Information on the Department of Education's play and leisure policy, its play and leisure implementation plan and its Play Matters campaign.

Play and leisure policy 

The right to play and leisure is an intrinsic entitlement of childhood (Article 31, UNCRC). Play is a natural and universal drive in childhood. It is an essential element and contributory factor to supporting children’s physical and emotional well-being, growth, learning and development. Play can support children’s creativity and cultural awareness. Play can be structured, non-structured, formal and non–formal. Through play children explore the world around them and learn to take responsibility for their own choices.

In January 2009, the Executive agreed and published the Play and Leisure Policy Statement that set out how children and young people’s right to rest, play and join in a wide range of cultural, artistic and leisure activities could be promoted.  This was supported by the Play and Leisure Implementation Plan.  In May 2016, the play and leisure policy remit transferred from the former OFMDFM to the Department of Education. 

Play and leisure implementation plan

The play and leisure implementation plan aims to see a high value placed on play and improved play and leisure facilities for all children and young people in order to support their development, enjoyment and growth. The plan was published in 2011.

The new Children and Young People’s Strategy recognises that the enjoyment of play and leisure is a key outcome that the Executive wish to deliver in order to improve the well-being of our children and young people.  There is an evidence base which shows that participation in play, leisure, arts and cultural activities makes a positive contribution to the mental, emotional, social and physical well-being of children and young people.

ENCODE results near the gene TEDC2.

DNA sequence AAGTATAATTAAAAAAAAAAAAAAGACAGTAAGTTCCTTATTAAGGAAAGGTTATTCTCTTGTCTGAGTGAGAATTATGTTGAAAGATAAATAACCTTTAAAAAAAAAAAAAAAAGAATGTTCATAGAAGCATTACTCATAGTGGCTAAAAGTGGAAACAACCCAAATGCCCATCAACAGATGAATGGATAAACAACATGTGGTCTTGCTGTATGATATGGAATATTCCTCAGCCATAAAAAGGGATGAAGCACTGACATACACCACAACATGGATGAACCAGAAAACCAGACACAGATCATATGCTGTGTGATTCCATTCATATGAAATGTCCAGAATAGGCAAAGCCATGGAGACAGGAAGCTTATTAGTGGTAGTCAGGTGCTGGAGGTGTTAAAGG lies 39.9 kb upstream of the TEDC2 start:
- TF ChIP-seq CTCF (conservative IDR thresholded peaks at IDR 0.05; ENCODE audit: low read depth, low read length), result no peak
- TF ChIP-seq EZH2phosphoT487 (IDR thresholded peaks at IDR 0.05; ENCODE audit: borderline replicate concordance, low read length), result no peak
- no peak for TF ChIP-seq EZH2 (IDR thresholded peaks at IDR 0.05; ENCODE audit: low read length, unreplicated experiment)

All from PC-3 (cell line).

As the Children and Young People’s Strategy is implemented, further consideration will be required as to how new play and leisure opportunities could be promoted.   Providing all children, including those with a disability and those living in marginalised, vulnerable or disadvantaged situations, with safe, accessible, inclusive spaces for play and socialisation has many benefits in terms of physical and mental health, education, skills development and the increasing of social confidence as well as contributing to wider community cohesion. 

    Play Matters             

    Funded through the Early Intervention Transformation Programme (EITP) the Children and Young People’s Strategy Team in the Department of Education are excited to be progressing a Play and Leisure Project aptly titled ‘Play Matters!’

    The Play and Leisure project aims to ensure that policy makers, practitioners and parents understand that play is a vital part of childhood and is necessary for children and young people’s overall healthy development.  The key beneficiaries of the project will include children and young people, parents, families and wider communities.

    One of the best ways for children to stay both physically and mentally healthy is through access to a variety of unstructured play opportunities.  The Play & Leisure project being taken forward promotes the concept of play which is freely chosen and self-directed by children and which has no particular goal.  This is a really exciting initiative and a fabulous opportunity to highlight how important play is amongst parents, professionals and policymakers.

    Play Matters to everyone and through the project we plan to work with a range of key stakeholders to deliver a robust programme of activity including play specific training, play modelling and play advocacy and messaging.  Key play messages, targeted at parents and professionals alike will be promoted throughout the project encouraging individuals to consider just how important play is for children and young people.

    If you would like more information on the project contact John McCrea at

    Play Matters leaflets

    Back to top